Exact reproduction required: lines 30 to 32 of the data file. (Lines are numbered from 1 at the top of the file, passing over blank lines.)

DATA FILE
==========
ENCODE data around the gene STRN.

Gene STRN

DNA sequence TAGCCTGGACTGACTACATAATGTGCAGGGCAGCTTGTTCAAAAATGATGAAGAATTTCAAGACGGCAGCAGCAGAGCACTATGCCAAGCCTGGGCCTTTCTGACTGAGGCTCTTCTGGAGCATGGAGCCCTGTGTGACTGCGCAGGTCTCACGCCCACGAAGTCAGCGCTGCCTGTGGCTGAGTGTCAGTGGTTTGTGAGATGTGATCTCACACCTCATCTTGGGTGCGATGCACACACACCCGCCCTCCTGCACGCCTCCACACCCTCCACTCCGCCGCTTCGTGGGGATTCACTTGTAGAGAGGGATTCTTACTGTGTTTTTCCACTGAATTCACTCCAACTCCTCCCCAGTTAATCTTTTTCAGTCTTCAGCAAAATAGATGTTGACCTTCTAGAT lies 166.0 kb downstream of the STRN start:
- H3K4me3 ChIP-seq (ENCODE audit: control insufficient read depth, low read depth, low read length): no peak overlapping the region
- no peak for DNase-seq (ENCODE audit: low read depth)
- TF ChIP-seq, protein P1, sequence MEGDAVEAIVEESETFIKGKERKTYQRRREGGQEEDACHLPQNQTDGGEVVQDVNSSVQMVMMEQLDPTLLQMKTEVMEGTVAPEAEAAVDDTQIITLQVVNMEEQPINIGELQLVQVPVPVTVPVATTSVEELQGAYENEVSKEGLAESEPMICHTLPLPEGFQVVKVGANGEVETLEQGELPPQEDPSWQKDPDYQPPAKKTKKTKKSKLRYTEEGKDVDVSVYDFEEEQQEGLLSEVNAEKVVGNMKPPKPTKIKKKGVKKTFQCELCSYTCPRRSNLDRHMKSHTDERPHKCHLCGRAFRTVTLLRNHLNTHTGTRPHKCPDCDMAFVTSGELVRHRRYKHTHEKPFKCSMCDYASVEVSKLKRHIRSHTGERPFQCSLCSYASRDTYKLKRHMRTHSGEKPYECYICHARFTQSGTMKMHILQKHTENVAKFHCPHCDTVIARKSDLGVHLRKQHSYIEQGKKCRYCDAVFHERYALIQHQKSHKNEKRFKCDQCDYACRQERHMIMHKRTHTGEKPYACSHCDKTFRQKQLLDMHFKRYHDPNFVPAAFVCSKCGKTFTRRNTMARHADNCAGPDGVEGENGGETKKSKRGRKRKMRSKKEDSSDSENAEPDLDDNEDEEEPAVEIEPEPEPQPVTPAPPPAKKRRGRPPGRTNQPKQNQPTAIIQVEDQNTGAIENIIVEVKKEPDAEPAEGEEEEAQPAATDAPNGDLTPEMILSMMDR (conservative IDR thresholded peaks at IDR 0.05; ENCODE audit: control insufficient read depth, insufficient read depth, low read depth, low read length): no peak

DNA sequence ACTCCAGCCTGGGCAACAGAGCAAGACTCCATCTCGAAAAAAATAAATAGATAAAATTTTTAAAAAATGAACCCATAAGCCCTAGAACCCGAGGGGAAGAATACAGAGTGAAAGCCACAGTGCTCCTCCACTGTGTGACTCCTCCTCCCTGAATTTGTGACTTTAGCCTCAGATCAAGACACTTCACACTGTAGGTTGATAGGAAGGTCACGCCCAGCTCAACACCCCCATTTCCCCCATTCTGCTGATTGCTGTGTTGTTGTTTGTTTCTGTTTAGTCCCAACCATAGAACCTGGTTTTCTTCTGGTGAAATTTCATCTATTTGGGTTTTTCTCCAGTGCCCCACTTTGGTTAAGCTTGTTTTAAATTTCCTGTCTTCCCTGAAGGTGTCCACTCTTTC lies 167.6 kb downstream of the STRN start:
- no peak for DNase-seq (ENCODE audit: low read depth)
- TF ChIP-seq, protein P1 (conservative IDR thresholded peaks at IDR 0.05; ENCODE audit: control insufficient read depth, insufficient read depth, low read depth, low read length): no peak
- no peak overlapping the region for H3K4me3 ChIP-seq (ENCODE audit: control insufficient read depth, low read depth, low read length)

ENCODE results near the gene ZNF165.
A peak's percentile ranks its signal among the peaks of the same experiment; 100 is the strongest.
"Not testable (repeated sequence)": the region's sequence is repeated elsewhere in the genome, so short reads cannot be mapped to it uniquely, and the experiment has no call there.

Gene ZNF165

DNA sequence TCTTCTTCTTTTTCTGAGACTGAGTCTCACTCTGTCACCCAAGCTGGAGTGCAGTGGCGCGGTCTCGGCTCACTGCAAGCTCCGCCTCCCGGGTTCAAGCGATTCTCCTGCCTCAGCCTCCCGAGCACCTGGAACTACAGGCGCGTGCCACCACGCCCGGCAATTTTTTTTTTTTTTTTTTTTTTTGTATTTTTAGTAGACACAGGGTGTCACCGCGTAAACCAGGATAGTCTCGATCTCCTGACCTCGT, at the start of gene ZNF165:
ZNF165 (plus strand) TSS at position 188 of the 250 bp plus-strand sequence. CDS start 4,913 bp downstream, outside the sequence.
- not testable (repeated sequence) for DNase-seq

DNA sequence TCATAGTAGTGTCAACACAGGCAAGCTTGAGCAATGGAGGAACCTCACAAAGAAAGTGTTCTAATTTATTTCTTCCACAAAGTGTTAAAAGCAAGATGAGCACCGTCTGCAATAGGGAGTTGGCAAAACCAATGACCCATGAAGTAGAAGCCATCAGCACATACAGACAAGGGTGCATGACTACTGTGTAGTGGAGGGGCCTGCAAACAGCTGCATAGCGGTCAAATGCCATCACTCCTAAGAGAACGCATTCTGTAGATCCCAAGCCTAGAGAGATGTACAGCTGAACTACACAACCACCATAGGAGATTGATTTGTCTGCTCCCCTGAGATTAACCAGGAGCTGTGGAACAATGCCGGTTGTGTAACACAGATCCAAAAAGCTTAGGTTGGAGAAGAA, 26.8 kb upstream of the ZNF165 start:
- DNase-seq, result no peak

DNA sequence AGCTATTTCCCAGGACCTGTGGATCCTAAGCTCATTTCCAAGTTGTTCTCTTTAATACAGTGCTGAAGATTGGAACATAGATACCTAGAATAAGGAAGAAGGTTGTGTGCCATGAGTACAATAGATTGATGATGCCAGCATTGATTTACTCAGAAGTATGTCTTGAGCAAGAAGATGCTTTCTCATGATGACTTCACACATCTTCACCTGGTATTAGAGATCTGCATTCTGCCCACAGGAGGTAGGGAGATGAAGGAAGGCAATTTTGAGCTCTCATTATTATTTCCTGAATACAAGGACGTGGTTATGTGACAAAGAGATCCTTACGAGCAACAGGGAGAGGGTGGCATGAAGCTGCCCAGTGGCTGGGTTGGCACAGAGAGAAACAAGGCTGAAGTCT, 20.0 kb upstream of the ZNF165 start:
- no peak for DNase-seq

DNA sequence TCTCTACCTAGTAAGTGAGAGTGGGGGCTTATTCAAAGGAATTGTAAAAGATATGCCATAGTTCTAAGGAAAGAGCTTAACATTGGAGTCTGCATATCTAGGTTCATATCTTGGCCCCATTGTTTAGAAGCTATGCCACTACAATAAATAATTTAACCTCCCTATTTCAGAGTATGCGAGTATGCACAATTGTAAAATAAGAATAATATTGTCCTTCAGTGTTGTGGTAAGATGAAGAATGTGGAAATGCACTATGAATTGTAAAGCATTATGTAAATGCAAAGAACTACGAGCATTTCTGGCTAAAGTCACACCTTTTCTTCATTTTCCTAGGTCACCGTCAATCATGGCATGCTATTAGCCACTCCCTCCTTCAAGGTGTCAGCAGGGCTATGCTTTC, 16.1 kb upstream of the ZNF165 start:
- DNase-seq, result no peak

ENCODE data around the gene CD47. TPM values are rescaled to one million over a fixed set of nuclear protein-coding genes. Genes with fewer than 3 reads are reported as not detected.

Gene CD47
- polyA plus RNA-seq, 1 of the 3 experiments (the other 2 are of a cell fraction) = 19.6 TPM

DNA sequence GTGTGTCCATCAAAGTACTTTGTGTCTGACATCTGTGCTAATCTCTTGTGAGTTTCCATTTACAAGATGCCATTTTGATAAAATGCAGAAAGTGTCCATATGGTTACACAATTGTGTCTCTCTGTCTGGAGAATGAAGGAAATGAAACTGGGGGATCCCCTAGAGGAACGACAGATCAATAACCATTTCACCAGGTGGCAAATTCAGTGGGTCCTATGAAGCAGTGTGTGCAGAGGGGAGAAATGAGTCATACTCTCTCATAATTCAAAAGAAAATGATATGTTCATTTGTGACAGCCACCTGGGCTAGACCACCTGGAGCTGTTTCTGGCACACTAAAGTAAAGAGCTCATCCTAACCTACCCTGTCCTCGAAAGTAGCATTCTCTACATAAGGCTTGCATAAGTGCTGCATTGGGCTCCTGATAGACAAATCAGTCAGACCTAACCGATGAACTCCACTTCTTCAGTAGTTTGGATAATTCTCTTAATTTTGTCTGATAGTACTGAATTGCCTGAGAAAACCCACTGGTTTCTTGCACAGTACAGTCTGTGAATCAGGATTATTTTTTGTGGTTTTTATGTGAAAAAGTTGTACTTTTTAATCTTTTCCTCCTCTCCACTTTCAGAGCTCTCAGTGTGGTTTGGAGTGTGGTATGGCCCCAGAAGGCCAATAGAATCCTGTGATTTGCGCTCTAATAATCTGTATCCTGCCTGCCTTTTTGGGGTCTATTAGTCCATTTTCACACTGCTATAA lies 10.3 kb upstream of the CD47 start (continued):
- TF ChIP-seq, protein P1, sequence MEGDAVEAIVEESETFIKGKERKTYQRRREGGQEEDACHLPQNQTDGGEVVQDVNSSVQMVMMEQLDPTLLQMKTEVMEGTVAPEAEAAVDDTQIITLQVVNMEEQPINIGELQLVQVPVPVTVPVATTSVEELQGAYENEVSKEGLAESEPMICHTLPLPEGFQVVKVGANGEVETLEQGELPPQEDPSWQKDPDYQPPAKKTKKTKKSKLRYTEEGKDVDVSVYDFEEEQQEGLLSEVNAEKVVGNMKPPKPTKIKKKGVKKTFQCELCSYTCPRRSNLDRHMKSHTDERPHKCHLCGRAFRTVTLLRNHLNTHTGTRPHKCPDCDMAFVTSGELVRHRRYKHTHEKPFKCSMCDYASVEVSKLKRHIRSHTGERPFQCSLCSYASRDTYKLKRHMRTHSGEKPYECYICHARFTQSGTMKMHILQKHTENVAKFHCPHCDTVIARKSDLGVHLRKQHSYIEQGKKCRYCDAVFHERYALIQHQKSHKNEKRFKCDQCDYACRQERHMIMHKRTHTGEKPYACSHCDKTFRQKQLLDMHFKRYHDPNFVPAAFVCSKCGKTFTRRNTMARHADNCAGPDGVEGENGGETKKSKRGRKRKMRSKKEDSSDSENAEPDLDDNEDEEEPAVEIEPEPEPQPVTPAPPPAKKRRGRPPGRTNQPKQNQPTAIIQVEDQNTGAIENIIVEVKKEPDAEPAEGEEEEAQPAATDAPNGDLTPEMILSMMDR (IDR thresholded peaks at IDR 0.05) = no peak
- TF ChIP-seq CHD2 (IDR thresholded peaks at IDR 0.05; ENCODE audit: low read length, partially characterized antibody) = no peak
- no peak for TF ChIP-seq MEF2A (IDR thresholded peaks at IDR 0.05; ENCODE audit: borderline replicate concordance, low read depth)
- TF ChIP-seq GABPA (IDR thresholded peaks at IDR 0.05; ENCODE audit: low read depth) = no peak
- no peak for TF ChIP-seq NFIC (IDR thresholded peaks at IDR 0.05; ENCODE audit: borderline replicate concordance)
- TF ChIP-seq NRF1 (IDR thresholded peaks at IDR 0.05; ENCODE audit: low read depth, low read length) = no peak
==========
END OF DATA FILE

- no peak for TF ChIP-seq MEF2A (IDR thresholded peaks at IDR 0.05; ENCODE audit: borderline replicate concordance, low read depth)
- TF ChIP-seq GABPA (IDR thresholded peaks at IDR 0.05; ENCODE audit: low read depth) = no peak
- no peak for TF ChIP-seq NFIC (IDR thresholded peaks at IDR 0.05; ENCODE audit: borderline replicate concordance)